Saturday, April 28, 2012
Musings on Faith and Life -- 3
So far in my musings about the meaning and purpose of life, I have tried to show that there is a God who exists and that he is greater than all that we can imagine and he created and owns everything and doesn't need our advice and counsel to figure out how to run the world. The second thing we looked at is the Bible's teaching that God's purpose for all he does is for his glory. We were created by him in his image in order to reflect his glory and majesty and when we get side-tracked from that we lose our focus and then find ourselves without meaning and purpose.
Within ourselves we know that something is not right with the world, or even with ourselves for that matter. We have a sense of the kind of love that should pervade human society and yet that love is woefully missing. There are some glimmers of it, but there are an awful lot of dark places. This is true on a global scale and it is true within our own circle of family and friends. Things often seem pleasant and people seem happy, but there is a lot of friction, discontent, abuse, and anger around. We know this is true and we know it should be better than it is.
In addition to interpersonal and international frictions it seems as though nature is messed up. In many ways nature is beautiful, but even there we see death, violence and a sort of unsettledness both in the living world and in non-living aspects of the world such as weather and geological instability. How are we to explain this. Atheists and naturalists have their ways, but to me these are not satisfactory.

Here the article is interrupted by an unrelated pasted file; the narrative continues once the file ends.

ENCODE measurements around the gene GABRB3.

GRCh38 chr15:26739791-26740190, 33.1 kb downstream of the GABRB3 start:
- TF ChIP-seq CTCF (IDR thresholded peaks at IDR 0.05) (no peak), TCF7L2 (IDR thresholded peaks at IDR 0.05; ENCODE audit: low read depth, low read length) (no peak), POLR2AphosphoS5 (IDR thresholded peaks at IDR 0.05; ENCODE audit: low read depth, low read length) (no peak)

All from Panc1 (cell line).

The Bible's explanation is that God gave one specific negative command. Human beings in the person of the first man Adam disobeyed God's command and rebelled against the creator and owner. As a result he brought the curse of death upon the whole human race and upon creation itself. The Bible says that the whole creation groans. (Romans 8:22) We as people groan because we are plagued with sickness and decaying bodies. We groan because making our living is not easy. Nature resists our attempts to grow food and to build a decent life for ourselves. We find rust and decay affecting virtually everything we make and it takes work to keep things in good repair and working order.
When God cursed us he told us that disobedience would cause death. And that is what we see all around us. As time went on God gave us more and more commandments in order to show us his character and to allow us to see just how far from his path we have wandered. Through the ten commandments and other moral instructions given in the Bible, God shows us where the line is and we can see clearly how far we've fallen and how impossible it is to live the way God designed us to live. Sometimes we look at commandments as overbearing and authoritarian, but God is the one who designed us and the rest of the world. He is the one who knows how these bodies, minds and spirits work best. His commands are to provide a way of living that works best. Ultimately we find that we can't live by those standards even if we try. We don't have it within us to comply. That too is part of the consequences of our fallen nature. We don't really want to live like God wants us to. We don't want God to be telling us what to do. We want our independence.